DeJoy, which awarded the vehicle contract to Oshkosh in February 2021, only committed to having 10% of new vehicles electrified, despite an executive order from President Biden calling on the federal government to achieve net zero emissions by 2050. The Postal Service has the largest civilian fleet in the nation.

What is DeJoy’s argument? As our financial position improves through the continued implementation of our 10-year plan, Delivering for America, we will continue to pursue the acquisition of additional BEVs [battery electric vehicles] as additional funds — from internal sources or from Congress — become available,” DeJoy said. “But the process must continue to move forward. The men and women of the U.S. Postal Service have waited long enough for safer, cleaner vehicles to fulfill our Universal Service Obligation to deliver to 161 million addresses in all climates and topographies six days a week.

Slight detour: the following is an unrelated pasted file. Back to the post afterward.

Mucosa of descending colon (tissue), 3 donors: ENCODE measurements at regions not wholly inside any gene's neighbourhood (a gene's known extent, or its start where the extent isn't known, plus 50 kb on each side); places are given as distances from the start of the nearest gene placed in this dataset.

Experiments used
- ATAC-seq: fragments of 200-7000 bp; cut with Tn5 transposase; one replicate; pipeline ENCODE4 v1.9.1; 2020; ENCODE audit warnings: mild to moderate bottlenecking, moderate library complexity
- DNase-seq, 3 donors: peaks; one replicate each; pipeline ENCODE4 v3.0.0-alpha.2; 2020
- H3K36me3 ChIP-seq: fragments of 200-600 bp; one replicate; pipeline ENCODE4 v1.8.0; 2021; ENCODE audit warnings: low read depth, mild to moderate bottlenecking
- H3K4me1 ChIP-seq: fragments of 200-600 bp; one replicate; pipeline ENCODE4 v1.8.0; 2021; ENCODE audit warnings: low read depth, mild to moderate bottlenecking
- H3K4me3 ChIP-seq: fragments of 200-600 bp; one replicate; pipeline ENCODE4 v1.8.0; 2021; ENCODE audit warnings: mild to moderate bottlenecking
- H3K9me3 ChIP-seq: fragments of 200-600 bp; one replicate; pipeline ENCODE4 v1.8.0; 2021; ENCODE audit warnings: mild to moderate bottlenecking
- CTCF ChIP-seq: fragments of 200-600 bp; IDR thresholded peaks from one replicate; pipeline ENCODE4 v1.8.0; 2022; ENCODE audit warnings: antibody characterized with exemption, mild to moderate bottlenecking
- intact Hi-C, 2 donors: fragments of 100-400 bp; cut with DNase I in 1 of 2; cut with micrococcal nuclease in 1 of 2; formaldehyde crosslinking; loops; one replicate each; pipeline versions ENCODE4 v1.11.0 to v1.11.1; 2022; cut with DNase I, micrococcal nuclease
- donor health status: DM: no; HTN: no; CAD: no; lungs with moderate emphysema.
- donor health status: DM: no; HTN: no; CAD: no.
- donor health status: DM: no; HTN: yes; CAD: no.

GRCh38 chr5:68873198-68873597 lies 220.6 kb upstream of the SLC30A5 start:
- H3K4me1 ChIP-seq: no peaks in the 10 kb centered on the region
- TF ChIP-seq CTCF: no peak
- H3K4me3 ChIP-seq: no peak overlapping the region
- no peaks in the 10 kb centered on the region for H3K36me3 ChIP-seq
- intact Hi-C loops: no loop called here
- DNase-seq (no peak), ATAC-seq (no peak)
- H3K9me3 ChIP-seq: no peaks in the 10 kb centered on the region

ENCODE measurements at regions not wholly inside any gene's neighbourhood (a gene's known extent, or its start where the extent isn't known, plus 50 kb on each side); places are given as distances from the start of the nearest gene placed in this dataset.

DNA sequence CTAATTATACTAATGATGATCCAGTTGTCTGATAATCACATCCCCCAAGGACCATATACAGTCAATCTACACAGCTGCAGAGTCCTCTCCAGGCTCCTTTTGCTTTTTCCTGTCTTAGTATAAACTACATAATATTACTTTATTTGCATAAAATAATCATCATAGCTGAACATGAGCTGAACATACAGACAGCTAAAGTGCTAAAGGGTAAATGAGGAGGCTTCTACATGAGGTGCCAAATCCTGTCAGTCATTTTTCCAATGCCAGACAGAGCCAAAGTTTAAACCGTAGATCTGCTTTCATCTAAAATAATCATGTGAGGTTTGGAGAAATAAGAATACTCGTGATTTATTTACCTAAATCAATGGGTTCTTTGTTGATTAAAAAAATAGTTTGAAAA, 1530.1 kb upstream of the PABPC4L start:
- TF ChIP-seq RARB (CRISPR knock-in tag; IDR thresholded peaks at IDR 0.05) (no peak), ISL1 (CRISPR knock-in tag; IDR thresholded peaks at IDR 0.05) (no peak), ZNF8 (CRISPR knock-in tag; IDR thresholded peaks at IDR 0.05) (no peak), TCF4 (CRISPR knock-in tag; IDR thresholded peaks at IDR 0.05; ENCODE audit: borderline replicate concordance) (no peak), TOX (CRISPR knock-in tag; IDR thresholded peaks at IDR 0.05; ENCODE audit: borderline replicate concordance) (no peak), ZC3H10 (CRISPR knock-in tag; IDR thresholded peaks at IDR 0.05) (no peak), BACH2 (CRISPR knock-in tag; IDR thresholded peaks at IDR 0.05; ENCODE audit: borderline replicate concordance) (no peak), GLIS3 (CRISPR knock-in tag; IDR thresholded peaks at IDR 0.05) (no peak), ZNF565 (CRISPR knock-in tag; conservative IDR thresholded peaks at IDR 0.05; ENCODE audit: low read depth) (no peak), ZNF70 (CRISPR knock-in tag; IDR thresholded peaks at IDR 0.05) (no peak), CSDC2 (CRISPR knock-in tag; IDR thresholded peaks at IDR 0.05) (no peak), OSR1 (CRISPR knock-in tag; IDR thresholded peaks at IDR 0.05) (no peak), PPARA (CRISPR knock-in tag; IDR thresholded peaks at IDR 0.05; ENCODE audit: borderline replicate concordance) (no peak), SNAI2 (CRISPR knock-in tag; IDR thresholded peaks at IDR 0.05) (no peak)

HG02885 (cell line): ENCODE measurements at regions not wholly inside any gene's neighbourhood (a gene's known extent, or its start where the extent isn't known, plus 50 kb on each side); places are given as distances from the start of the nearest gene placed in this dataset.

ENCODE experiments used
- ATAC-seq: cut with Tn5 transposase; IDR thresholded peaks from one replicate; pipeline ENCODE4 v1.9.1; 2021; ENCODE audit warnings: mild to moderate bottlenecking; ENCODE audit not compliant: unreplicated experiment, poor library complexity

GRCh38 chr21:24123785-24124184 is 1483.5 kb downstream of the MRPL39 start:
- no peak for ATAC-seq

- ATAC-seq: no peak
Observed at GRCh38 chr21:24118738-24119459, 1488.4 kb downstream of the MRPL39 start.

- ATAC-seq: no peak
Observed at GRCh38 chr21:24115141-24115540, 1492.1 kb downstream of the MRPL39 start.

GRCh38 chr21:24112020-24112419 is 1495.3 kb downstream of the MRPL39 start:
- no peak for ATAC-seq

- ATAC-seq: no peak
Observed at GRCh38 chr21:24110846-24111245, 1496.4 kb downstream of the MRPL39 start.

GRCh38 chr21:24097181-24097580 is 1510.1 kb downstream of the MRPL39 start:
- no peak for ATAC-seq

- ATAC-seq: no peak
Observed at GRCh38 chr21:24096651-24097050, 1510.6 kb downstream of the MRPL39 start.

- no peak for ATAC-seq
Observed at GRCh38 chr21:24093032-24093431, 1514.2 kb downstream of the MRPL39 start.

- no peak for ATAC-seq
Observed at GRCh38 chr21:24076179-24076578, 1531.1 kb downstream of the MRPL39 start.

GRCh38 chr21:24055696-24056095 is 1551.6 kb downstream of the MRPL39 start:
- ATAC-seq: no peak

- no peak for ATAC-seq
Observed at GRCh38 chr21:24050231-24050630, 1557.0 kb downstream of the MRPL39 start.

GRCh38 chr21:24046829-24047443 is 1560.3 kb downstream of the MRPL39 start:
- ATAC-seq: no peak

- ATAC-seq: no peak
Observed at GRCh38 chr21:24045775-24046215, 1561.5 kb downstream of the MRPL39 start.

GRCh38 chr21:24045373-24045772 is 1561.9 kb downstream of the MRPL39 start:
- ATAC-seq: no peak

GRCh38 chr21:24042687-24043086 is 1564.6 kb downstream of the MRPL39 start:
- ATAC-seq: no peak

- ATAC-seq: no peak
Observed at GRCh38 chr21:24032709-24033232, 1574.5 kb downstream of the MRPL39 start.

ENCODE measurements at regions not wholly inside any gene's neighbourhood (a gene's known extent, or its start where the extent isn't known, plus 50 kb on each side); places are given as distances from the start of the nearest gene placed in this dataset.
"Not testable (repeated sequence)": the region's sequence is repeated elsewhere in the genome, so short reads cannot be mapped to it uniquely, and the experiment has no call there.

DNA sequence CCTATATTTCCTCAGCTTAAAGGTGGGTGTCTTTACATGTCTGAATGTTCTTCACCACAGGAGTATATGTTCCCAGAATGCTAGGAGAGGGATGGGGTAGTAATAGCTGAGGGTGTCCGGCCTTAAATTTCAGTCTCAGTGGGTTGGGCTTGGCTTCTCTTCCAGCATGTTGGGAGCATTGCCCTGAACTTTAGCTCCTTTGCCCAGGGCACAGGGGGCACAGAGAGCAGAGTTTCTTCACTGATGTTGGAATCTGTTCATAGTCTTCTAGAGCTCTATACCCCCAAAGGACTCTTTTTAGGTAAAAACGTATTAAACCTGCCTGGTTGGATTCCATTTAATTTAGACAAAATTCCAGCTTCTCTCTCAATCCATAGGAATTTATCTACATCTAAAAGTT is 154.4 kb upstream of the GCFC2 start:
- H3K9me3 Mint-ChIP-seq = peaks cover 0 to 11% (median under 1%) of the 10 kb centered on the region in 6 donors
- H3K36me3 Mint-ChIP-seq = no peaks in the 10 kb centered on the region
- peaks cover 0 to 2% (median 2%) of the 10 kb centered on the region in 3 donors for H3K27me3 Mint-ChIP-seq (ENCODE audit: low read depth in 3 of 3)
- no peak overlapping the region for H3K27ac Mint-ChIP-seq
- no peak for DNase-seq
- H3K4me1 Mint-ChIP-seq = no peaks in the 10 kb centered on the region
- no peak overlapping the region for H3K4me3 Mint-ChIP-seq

The move was fiercely opposed by congressional Democrats and the Biden administration’s Environmental Quality Council, as well as the Environmental Protection Agency, which sent a letter seeking clarification earlier. in the month. Environmental groups also strongly opposed it.

Learn more about ordering here.

Officials to review mine road approval

The Biden administration announced Tuesday evening that it hoped to review a road that would provide access to a mining area in Alaska.

The administration on Tuesday asked a federal court to allow it to review rulings approving the road, which would have provided access to the Ambler mining district in northwest Alaska.

This region is home to deposits of minerals such as copper and zinc, and proponents of the project have sought to boost mining of these minerals.

But opponents have expressed concerns about potential impacts on indigenous communities and wildlife.

In a statement on Tuesday, Interior Department spokeswoman Melissa Schwartz said the department wanted to re-examine the draft to address “significant deficiencies” in its underlying analyses.